“I had to decide for myself my moral compass. I walked away 21 years old from a massive conglomerate that was launching us into the orbit.”

“How bad it could be for 21-year-old to walk away from her dreams. I knew I was standing on a limb. There are good people in the business too but ultimately there are a lot of predators.”

Tracy Lindsey Melchior, an author and actress most known for playing the role of Kristen Forrester Dominguez on the CBS daytime drama The Bold and the Beautiful, explained how she fell into situations she was vulnerable to and got raped. In her interview with Fox News, she recalled the horrific time she passed through.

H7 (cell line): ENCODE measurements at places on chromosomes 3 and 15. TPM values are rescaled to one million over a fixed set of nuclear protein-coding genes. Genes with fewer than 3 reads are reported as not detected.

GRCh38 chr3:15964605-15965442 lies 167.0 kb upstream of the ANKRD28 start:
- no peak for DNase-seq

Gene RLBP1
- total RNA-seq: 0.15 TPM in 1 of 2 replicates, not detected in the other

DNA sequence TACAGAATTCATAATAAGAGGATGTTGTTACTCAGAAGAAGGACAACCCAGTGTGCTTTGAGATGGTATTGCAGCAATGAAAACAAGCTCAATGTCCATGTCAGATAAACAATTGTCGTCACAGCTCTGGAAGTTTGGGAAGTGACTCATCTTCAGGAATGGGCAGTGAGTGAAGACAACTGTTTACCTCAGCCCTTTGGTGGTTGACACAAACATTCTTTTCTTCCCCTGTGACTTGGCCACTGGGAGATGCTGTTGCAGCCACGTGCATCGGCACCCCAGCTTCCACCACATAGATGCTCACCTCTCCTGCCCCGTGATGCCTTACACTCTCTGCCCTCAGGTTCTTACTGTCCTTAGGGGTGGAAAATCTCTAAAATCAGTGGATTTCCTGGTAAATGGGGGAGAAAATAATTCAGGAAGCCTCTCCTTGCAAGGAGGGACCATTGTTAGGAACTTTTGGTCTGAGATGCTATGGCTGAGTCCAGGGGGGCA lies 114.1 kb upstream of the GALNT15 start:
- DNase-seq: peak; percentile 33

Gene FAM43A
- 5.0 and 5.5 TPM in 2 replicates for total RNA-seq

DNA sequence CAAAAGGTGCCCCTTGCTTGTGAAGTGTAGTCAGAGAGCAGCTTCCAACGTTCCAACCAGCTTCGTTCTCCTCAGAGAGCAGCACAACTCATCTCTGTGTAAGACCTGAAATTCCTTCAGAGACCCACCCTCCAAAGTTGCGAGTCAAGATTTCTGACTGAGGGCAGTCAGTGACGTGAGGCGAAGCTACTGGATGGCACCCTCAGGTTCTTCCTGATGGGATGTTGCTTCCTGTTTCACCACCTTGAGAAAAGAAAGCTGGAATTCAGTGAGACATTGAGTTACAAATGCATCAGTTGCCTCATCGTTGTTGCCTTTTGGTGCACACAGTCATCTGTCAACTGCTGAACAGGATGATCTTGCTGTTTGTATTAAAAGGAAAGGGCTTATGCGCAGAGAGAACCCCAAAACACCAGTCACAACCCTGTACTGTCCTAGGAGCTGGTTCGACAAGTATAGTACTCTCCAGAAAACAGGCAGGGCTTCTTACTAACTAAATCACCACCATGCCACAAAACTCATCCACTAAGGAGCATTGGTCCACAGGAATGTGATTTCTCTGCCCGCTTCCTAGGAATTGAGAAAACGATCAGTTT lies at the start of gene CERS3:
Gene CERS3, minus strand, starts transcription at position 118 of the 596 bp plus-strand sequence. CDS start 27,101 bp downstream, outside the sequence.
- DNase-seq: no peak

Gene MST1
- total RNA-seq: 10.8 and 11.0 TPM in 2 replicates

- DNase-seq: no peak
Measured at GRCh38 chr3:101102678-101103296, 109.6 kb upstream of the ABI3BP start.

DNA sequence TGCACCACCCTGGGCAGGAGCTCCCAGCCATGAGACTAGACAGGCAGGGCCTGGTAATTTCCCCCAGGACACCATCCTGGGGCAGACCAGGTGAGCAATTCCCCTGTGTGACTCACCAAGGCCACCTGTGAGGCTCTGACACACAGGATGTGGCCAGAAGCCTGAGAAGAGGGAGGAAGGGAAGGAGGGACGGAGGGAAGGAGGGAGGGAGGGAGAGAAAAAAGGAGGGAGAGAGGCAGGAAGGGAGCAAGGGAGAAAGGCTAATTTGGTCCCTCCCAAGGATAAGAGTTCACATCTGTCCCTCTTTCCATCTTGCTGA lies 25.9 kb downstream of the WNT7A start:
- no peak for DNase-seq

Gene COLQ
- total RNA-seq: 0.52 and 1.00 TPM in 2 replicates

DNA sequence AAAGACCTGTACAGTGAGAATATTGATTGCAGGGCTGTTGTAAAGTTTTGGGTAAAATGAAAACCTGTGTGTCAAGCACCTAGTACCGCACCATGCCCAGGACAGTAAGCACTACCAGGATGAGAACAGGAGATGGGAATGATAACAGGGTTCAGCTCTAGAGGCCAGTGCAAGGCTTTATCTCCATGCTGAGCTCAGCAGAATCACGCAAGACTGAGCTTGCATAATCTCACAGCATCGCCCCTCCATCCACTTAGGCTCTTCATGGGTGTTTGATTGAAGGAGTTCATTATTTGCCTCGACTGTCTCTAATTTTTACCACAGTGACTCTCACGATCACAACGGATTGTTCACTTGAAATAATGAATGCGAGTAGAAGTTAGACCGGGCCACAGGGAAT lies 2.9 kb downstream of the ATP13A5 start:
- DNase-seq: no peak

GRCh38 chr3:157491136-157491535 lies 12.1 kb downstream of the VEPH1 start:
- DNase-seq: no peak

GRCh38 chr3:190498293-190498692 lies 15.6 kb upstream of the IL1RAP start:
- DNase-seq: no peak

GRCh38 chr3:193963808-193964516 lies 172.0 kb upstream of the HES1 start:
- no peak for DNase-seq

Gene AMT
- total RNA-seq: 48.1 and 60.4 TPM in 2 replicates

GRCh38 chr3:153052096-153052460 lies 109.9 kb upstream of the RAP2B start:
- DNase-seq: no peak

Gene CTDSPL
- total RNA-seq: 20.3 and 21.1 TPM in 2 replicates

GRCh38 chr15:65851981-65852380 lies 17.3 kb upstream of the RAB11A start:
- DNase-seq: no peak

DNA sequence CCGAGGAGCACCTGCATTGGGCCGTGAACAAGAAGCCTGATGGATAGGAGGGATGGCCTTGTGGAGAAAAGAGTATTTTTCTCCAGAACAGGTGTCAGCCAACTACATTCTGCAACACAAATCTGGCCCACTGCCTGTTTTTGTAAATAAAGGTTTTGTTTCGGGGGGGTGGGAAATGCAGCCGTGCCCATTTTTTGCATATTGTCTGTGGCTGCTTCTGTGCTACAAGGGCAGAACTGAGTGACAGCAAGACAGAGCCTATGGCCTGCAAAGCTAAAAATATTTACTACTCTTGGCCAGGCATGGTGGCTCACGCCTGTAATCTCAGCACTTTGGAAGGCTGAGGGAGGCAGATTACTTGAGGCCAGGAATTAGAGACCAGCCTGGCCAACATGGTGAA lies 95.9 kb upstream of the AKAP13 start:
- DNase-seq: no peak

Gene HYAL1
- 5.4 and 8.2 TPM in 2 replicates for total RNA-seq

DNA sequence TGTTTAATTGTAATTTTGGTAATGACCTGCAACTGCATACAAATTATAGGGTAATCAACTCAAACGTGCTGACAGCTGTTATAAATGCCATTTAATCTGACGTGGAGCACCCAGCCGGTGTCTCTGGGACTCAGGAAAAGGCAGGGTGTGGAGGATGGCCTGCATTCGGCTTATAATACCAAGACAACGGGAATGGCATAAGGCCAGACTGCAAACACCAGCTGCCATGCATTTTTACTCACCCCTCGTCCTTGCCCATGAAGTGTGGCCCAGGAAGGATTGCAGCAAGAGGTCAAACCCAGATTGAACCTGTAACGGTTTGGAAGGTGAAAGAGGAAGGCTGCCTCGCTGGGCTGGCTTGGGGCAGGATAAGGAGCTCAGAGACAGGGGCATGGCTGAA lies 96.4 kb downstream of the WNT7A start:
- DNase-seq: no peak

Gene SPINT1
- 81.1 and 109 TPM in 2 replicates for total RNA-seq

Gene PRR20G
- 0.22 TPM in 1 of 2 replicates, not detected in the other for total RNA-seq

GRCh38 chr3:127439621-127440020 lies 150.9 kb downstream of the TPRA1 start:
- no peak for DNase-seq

At that time I think I had a false idol of fame fortune. So I was willing to sacrifice and do whatever it took for that. It’s interesting how people can sense that. I fell into situations I was vulnerable to, for sure.
Tracy Lindsey Melchior

“The entertainment industry attracts a lot of women who are working for validation and approval. In my case, male attention that I didn’t get at home from a father. So you combine that with wealthy men who are in a position to advance your career,” she said while elaborating that a lot of entertainment industry people take casting couch as quid pro quo.

“At that time I think I had a false idol of fame fortune. So I was willing to sacrifice and do whatever it took for that. It’s interesting how people can sense that. I fell into situations I was vulnerable to, for sure,” she said.